How Digital Health Will Change in 2018

With changes on the horizon including updates to the Affordable Care Act and FDA regulation for medical devices, not a lot is certain in healthcare these days. However, there are two emerging trends in digital health that have the potential to significantly reduce costs and make a big impact in 2018.

These two key predictions for growth in 2018 have one thing in common: data. With the proliferation of health care devices like activity trackers, blood pressure cuffs, and even your phone’s built-in health app, more patient level data is being captured than ever. Additionally, electronic health records (EHRs) are now a healthcare standard and are capturing more structured data (labs, readings, test results, prescriptions) and unstructured data (clinical notes, comments and care plans) than previously possible. Between consumer and clinical data capture, the amount of healthcare data available is skyrocketing and ready to harness. In 2018, the two areas that will start to see growth are areas that leverage that data to improve health and ultimately reduce the costs associated with acute care.

AI for Precision Medicine

Artificial intelligence (AI) is tech’s biggest buzzword, but its reach is far beyond the tech industry. Companies are integrating AI and analytics across organizations to analyze everything from the customer experience to revenue trends. LinkedIn’s 2017 U.S. Emerging Jobs Report indicates that jobs that are focused on building AI and analytical tools for organizations are experiencing some of the fastest growth. Machine learning engineers, data scientists, and big data engineers rank among the top emerging jobs — with companies in a wide range of industries seeking those skills.

So how does AI fit into healthcare? We’ve already seen it play a role in the genomics space and it’s been an emerging capability in digital health. In 2018, digital health companies that support patients or providers will be using AI to deliver specific, personalized insights to individuals based on a person’s current health, genes, lifestyle and behavior. They will use sensors in phones to identify everything from mood to movement. For consumers this could mean personalized suggestions about which exercise reduces their blood sugar the most and which interactions raise their heart rate to dangerous levels. It will predict for consumers the weight they will be in a month from now and the rate of progression of their heart disease, ultimately enabling clinicians to provide fast, customized care plans.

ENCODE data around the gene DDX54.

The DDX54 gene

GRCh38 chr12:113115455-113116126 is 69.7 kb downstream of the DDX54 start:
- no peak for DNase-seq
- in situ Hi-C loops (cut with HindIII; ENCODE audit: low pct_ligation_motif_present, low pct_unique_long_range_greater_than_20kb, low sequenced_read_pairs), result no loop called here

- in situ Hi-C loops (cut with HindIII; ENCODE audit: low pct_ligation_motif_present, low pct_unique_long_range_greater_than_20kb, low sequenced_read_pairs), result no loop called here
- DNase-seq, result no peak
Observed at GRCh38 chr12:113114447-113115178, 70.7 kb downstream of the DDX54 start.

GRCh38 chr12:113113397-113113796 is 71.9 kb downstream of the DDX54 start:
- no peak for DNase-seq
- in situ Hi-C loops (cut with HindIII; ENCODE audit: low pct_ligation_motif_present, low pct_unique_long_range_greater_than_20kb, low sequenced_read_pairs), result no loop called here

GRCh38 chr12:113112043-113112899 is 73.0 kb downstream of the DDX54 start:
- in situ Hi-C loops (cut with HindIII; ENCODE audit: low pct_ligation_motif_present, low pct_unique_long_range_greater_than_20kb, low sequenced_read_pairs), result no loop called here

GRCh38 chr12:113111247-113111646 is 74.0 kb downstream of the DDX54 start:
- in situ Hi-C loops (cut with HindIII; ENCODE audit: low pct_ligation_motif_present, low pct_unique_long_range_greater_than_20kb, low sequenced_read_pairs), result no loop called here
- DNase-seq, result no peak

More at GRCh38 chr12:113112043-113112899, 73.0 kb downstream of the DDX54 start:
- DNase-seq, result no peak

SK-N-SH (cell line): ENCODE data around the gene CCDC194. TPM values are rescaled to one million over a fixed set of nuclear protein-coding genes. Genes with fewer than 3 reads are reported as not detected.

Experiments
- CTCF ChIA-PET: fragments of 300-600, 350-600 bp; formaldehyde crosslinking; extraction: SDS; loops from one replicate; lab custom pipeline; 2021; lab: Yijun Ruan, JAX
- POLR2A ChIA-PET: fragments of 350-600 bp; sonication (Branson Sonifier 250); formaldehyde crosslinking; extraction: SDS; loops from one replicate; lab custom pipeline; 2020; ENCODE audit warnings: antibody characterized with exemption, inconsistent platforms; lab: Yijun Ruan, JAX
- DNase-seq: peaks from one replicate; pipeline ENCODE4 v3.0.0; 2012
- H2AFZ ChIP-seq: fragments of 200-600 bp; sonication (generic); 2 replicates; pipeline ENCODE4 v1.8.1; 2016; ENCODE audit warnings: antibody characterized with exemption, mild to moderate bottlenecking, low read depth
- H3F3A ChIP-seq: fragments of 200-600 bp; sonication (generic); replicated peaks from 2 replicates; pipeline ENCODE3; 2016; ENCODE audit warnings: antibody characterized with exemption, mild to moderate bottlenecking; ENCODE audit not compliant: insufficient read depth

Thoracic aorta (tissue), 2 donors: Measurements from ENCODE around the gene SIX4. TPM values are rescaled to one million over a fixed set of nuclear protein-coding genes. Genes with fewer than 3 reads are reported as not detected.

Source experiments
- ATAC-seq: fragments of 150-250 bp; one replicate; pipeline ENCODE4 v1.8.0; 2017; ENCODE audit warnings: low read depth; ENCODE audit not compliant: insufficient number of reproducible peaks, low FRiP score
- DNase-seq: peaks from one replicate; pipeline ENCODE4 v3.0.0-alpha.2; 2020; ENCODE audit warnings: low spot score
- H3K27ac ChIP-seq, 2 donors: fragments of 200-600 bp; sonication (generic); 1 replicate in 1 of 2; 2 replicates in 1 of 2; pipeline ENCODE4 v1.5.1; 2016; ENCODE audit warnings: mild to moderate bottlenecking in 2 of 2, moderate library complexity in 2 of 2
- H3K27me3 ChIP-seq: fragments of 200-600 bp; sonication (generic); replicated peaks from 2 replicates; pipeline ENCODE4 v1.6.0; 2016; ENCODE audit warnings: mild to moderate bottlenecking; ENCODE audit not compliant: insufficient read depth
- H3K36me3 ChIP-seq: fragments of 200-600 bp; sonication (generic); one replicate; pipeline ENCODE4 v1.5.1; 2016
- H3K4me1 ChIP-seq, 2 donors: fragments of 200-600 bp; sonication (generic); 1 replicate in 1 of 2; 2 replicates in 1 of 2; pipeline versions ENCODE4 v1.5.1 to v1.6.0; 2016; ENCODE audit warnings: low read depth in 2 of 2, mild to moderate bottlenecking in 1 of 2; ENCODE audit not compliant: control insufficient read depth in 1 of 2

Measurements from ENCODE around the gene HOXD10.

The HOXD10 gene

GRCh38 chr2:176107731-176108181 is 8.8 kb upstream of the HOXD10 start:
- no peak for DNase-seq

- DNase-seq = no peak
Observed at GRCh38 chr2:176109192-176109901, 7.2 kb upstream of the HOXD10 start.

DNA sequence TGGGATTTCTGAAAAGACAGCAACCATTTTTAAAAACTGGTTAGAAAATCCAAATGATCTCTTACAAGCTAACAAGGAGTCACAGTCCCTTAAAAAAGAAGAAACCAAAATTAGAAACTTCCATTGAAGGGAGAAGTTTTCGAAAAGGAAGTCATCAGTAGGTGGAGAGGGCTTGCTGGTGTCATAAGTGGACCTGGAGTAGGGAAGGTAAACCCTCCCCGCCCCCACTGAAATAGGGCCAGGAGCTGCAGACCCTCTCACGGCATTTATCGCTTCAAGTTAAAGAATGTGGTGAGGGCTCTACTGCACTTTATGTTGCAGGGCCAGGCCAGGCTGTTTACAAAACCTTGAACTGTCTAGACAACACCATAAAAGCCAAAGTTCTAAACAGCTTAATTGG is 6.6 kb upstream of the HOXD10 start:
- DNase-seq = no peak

Digital Therapeutics

Investment in companies building digital therapeutic tools grew in 2017, and in 2018 we will start to see the fruit of that investment. While digital health’s focus has primarily been on data collection, tracking and providing support, in 2018, digital therapeutics will go a step further by supporting clinical therapies such as patches, injectables and cellular treatments. Multiple systems have received FDA approval in the last 6-12 months for medication titration and clinics around the world are adopting digital health and telemedicine solutions to augment the current standard of care. Exciting applications include under-the-skin sensors that can read blood sugar levels or deliver medications to help a manage chronic diseases.

Although the future of the industry can be uncertain, we can rest assured that data-driven healthcare is here to stay.  It’s better for patients, lowers costs and makes care delivery more effective.

Here’s to that in 2018. Happy New Year.

Robin Beadle